Protecting People and Preventing Complications of Blood Disorders

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Protecting the health of people with blood disorders

CDC’s National Center on Birth Defects and Developmental Disabilities (NCBDDD) is dedicated to reducing the public health burden resulting from blood disorders by contributing to a better understanding of blood disorders and their complications.

Blood disorders affect millions of people each year in the United States, cutting across boundaries of age, race, sex, and socioeconomic status. With proper action, some blood disorders can be prevented. In the case of inherited blood disorders, early intervention can prevent serious complications. At CDC, we are dedicated to helping people with blood disorders by

  • Contributing to a better understanding of blood disorders and their complications;
  • Working to develop, implement, and evaluate programs to prevent blood disorders and their complications;
  • Helping consumers and healthcare providers get the information they need; and
  • Encouraging action on behalf of individuals living with or affected by blood disorders.


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  • Released a Morbidity and Mortality Weekly Report and CDC Vital Signs on the need to prevent life-threatening complications from sickle cell anemia (SCA) in children. These publications highlighted data showing use of screening and treatments to prevent and reduce the severity of SCA complications is far too low. Also, published a supplemental editorial, “Prioritizing Sickle Cell Disease,” in the Journal of Pediatrics to reinforce the need to address barriers to care and health inequities faced by underserved racial and ethnic minority populations.
  • Highlighted the diversity of people living with sickle cell disease (SCD) through the Stories of Sickle Cell project. Through a video series, short stories, and a photoblog, the Stories of Sickle Cell series provides a deeper understanding of people living with SCD to help destigmatize the disease and inspire action to support the sickle cell community.
  • Provided up-to-date scientific information on inherited bleeding disorders:
    • Published a review article in the Journal of Women’s Health that provides an overview of the state of the science of bleeding disorders in women and describes CDC-funded activities, such as Community Counts and the Better You Know campaign. For a summary of the key points from the review article, click here.
    • Published findings from a Community Counts study that estimates the number of people with rare bleeding disorders, other than hemophilia and von Willebrand disease, receiving care at Hemophilia Treatment Centers in the United States.
  • Improved CDC’s hemophilia treatment product inhibitor testing and surveillance by studying the stability of blood specimens used in CDC inhibitor assays under various conditions typically encountered during specimen shipping and storage. Knowledge of specimen stability will aid care providers in collection of specimens from patients with limited access to treatment facilities.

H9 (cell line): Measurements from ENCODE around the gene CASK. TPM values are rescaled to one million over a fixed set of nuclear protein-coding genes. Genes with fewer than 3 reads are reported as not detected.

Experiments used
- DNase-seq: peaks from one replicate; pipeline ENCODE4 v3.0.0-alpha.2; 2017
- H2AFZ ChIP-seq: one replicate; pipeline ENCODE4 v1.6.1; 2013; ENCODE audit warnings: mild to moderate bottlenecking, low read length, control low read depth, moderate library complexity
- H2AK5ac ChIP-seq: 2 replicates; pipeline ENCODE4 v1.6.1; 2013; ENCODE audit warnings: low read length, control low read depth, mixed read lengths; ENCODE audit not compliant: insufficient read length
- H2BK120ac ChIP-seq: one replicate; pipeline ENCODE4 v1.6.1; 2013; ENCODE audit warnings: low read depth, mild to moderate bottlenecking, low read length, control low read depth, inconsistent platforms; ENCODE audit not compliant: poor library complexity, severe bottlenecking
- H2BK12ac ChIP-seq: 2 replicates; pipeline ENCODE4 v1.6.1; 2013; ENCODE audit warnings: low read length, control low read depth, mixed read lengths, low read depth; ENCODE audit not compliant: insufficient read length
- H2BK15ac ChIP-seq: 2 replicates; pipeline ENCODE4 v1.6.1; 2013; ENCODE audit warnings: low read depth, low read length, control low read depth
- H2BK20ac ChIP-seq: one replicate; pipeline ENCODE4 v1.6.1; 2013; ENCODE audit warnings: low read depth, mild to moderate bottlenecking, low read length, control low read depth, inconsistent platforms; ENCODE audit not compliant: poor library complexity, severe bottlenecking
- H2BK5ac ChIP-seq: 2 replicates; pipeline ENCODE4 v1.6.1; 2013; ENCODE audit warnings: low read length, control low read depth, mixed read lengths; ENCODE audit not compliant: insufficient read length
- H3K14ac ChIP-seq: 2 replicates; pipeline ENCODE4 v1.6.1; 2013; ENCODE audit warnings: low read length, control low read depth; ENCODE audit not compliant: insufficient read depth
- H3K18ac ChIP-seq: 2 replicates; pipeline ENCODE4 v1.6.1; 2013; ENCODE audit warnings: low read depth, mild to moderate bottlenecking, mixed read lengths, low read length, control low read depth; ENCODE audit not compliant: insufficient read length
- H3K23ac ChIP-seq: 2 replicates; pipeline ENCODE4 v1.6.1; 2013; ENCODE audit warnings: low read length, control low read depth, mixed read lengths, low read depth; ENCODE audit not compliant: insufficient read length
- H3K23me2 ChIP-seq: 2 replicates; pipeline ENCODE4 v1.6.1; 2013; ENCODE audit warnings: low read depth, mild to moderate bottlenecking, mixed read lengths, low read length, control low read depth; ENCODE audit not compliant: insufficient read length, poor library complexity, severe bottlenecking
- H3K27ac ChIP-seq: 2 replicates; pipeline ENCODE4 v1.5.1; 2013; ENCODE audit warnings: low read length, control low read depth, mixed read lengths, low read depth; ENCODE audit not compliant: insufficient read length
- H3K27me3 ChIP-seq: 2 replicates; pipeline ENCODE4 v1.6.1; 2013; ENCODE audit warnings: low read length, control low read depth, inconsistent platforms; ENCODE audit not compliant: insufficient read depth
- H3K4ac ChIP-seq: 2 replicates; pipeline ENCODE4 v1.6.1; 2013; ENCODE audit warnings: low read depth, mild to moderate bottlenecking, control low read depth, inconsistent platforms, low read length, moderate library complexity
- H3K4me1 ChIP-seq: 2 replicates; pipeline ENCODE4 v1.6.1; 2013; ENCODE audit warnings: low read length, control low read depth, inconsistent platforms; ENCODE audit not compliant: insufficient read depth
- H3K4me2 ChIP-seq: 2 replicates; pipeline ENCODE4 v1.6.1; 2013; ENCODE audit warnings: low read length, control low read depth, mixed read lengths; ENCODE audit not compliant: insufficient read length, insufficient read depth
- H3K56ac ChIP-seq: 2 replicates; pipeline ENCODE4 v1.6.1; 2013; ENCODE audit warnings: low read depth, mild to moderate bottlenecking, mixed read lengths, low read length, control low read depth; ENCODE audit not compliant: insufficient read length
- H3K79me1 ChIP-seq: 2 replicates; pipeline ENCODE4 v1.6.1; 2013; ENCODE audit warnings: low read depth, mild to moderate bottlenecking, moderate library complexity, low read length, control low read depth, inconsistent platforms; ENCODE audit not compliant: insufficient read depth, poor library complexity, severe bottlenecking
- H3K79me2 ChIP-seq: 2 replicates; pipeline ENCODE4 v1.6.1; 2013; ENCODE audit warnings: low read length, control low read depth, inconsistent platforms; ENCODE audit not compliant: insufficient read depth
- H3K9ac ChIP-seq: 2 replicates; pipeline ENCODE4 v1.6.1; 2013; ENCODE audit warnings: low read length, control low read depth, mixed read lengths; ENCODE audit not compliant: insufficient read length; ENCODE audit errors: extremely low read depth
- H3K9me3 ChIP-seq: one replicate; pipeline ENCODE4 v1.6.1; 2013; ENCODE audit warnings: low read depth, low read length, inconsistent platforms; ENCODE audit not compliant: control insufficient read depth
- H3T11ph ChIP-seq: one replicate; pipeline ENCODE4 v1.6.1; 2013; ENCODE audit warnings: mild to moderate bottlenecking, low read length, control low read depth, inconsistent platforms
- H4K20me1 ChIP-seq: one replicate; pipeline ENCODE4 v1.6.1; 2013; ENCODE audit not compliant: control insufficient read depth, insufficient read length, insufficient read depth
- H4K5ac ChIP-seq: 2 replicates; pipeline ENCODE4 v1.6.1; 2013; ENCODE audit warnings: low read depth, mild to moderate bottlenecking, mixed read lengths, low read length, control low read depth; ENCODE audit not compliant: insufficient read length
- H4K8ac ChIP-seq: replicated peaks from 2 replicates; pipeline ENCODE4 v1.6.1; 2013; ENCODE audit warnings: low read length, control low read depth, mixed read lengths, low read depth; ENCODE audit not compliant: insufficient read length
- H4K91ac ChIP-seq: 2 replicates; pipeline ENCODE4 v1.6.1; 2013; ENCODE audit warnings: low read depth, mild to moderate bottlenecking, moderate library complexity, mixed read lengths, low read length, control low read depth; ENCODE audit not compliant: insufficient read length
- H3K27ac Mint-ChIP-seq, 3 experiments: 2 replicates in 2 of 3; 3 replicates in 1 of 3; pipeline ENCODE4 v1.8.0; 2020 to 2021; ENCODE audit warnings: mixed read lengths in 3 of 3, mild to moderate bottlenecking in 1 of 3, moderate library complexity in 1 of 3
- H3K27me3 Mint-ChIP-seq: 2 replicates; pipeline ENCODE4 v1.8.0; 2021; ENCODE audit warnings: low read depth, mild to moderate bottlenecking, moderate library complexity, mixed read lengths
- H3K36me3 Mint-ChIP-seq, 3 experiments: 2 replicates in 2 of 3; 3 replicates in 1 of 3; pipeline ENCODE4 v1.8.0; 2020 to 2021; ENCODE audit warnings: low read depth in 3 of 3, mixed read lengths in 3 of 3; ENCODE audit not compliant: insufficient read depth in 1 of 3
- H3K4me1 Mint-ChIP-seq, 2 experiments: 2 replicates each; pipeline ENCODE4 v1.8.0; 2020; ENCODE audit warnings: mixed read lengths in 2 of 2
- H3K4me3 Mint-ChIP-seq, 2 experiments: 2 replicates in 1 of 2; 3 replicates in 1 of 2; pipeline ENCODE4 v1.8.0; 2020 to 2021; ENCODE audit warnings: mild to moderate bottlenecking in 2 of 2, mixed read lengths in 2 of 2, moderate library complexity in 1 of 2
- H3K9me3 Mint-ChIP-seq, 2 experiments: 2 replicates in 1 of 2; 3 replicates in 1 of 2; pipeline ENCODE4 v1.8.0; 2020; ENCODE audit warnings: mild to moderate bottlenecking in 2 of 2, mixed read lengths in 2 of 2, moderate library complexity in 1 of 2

• Enhanced awareness of blood clot prevention via ongoing messages displayed every 5 minutes on the Times Square Nasdaq digital screen and billboard during Blood Clot Awareness Month in March. Roughly 360,000 pedestrian visitors daily were exposed to messages from the National Blood Clot Alliance’s signature Stop the Clot, Spread the Word® awareness campaign on general blood clot awareness, and on blood clot risks associated with pregnancy, cancer, and hospitalization. The campaign, developed in collaboration with CDC, has provided lifesaving information to hundreds of millions of people since 2015.
  • Studied the impact of COVID-19 on blood disorders:
    • Published findings from a study of cerebral venous sinus thrombosis (CVST; rare life-threatening blood clots in the brain that had been reported in several people who had received one of the COVID-19 vaccines). This study provided clinicians and the wider public health community access to current and complete data on the epidemiology of CVST in the US population. These data were needed for informed decision-making. Among other findings, CVST was found to be higher in women vs. men and the risk increased with age. For a summary of the study, click here.
    • Published findings showing an increased rate of SCD-related death during the first year of the COVID-19 pandemic. These findings underscore the need for people with SCD to receive the COVID-19 vaccine. For a summary of the study, click here.
  • Developed an online toolkit for healthcare providers caring for people with thalassemia. Resources include the CDC-funded virtual thalassemia grand rounds, other continuing medical education webinars, scientific articles, information on newborn screening, locations and contact information of specialty thalassemia treatment centers, and more.

Looking to the Future

COVID-19 has directly or indirectly impacted those living with blood disorders. We will continue to monitor and assess the situation, directing possible resources to help reduce the impact on those affected. We will use data to track emerging health trends in hemophilia treatments and treatment-related complications. We will also expand the Sickle Cell Data Collection program and study long-term trends in diagnosis, treatment, and healthcare access for people with sickle cell disease in the United States. Finally, we are continuing to promote awareness of the importance of blood donation to support treatment for both thalassemia and sickle cell disease.

Notable Scientific Publications